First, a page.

||Andrew G. Lee, MD, Chairman, Department of Ophthalmology, The Methodist Hospital, Houston, TX; Professor of Ophthalmology, Weill Cornell Medicine; Cyrus Daruwalla, Baylor College of Medicine Class of 2023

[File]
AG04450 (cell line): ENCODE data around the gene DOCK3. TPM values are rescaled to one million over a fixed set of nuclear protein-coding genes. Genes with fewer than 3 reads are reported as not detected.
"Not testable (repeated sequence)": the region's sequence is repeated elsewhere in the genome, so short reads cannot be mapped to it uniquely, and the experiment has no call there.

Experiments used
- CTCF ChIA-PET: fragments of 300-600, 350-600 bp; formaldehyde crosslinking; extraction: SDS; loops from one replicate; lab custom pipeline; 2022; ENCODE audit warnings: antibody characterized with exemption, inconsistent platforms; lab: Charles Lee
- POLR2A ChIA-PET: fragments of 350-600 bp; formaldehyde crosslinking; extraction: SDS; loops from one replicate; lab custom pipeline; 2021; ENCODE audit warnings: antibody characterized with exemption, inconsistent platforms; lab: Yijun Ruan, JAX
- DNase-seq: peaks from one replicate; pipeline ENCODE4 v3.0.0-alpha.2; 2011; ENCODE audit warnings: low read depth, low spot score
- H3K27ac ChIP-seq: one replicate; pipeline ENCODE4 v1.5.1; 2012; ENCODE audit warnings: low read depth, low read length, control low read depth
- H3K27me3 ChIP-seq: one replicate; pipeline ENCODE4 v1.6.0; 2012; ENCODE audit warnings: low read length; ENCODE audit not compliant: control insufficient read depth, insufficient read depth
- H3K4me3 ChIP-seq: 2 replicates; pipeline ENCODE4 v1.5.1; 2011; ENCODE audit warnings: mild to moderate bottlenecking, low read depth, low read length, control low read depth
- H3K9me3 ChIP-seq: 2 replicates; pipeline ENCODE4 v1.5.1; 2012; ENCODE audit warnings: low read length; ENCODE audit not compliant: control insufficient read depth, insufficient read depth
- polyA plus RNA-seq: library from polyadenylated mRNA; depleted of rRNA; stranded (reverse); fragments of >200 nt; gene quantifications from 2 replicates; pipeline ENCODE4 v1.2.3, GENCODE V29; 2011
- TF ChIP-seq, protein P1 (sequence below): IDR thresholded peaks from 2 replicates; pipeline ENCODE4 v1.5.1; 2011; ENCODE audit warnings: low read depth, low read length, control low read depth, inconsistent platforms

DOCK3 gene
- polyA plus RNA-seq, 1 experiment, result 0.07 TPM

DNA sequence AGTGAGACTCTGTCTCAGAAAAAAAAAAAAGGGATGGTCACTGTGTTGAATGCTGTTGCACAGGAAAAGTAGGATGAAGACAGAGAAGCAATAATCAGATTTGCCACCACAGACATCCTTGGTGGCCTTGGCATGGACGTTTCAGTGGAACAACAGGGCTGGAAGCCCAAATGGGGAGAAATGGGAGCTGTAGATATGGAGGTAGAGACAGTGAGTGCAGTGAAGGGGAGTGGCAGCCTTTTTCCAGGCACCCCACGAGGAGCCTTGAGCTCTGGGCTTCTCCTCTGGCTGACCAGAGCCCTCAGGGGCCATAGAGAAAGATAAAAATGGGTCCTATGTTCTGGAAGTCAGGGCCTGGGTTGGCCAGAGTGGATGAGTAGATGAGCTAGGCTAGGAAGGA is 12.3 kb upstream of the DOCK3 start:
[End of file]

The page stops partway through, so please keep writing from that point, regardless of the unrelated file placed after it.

||So today we're going to be talking about Amaurosis Fugax. Amaurosis Fugax means fleeting blindness. It's kind of a weird word because it's a combination of both Latin and Greek. Fleeting blindness. And so I prefer the term transient monocular vision loss when it's Amaurosis Fugax in one eye, and you could say transient bilateral vision loss if it's two eyes. And so when we're dealing with transient monocular vision loss or transient bilateral vision loss, we're really talking about two circulations that could be involved if the Amaurosis Fugax is due to a transient ischemic attack - a TIA. And so when we have Amaurosis Fugax, a transient vision loss,we'd like to make sure it's not a TIA because the TIA could become a stroke real easily, and so this is actually an emergency and we should work it up as a stroke in evolution. However, transient monocular vision loss can occur from other non-TIA related things. So the duration of the transient vision loss is super important because most ischemic events are seconds to minutes. So for things that last hours to days, those aren't really Amaurosis Fugax, because if you really had a transient vision loss from a lack of blood flow from your carotid to the central retinal arteries for three days, well that's not going to be transient anymore. So the retina has a limited capacity to recover from ischemia, and so if it's three days long or three months long, that's not transient, even if it gets better, that's way more likely the optic neuritis that recovered. So the duration is important and we'd like to have it be seconds to minutes if it's ischemia. Once you start getting to hours at a time, it's extremely unlikely that an ischemic event that lasts more than two hours is going to be reversible in the eye. Same thing with the duration for the bilateral. However in the transient monocular vision loss from TIA, carotid disease on the ipsilateral side is the most likely cause, and if it's transient and bilateral, then we're going to be thinking about the vertebral basilar system and not the carotid system. Obviously either could be cardiogenic, could come from your heart, and those cardiogenic etiologies are usually a trial fibrillation in older patients, but it could be valvular disease, bacterial endocarditis, arrhythmias of different types, and tumors in your heart like atrial myxoma. So they are going to have to have an echo carotid Doppler. And everybody with a TIA from an Amaurosis Fugax is going to have an MRI because we're looking for silent ischemia and that's going to be seen on DWI, which in another video we covered diffusion-weighted imaging and how that could be ischemia, hyper acute ischemia, causing restricted diffusion. So we're really going to be working up Amaurosis Fugax of seconds to minutes at a time as if it's a TIA, looking at the carotid if its unilateral, vertebral basilar, and the heart, doing an MRI scan. Some of these patients are going to need a hypercoagulable state workup, but really you're going to be deferring all of that to the stroke team and let them handle it. The best-case scenario is if it matches the prototype. So the prototype for ischemia normally respects the vertical or horizontal meridians. So if it's a curtain coming down from the top; altitudinal onset,that's a very good symptom that it's TIA, because the blood supply of the optic nerve or the retina is top half and bottom half. Or if the curtain comes in from the side, that suggests it's hemianopic. Inpatients who have homonymous hemianopia sometimes say it's in only in one eye, even though what they meant to say was one side, so you can't be fooled by the one eye, two eye thing based on the history alone. So if they say it's a curtain, it lasts minutes at a time, and it goes away in seconds to minutes, we really should be thinking about TIA. The last thing I'll leave you with is another symptom that is highly sensitive and specific for carotid disease which is if it's retinal claudication. And so you've heard about jaw claudication - if you use your jaw, it hurts, that's the sign of ischemia and giant cell in your jaw. Retinal claudication is the same, but instead of pain, what they get is they lose their vision from lighting condition chain. So if they see a bright light, then they don't have time to recover, and that is a retinal ischemia sign. The light induces a claudication event. So altitudinal onset or disappearance minutes at a time and duration or retinal claudication, those are the symptoms in the Dutch Amaurosis Fugax study that it might be a TIA from ipsilateral hemodynamically significant carotid disease. And then lastly, you should be thinking about a sed rate and a CRP as well as workup inconsideration for giant cell in every Amaurosis Fugax in an elderly patient.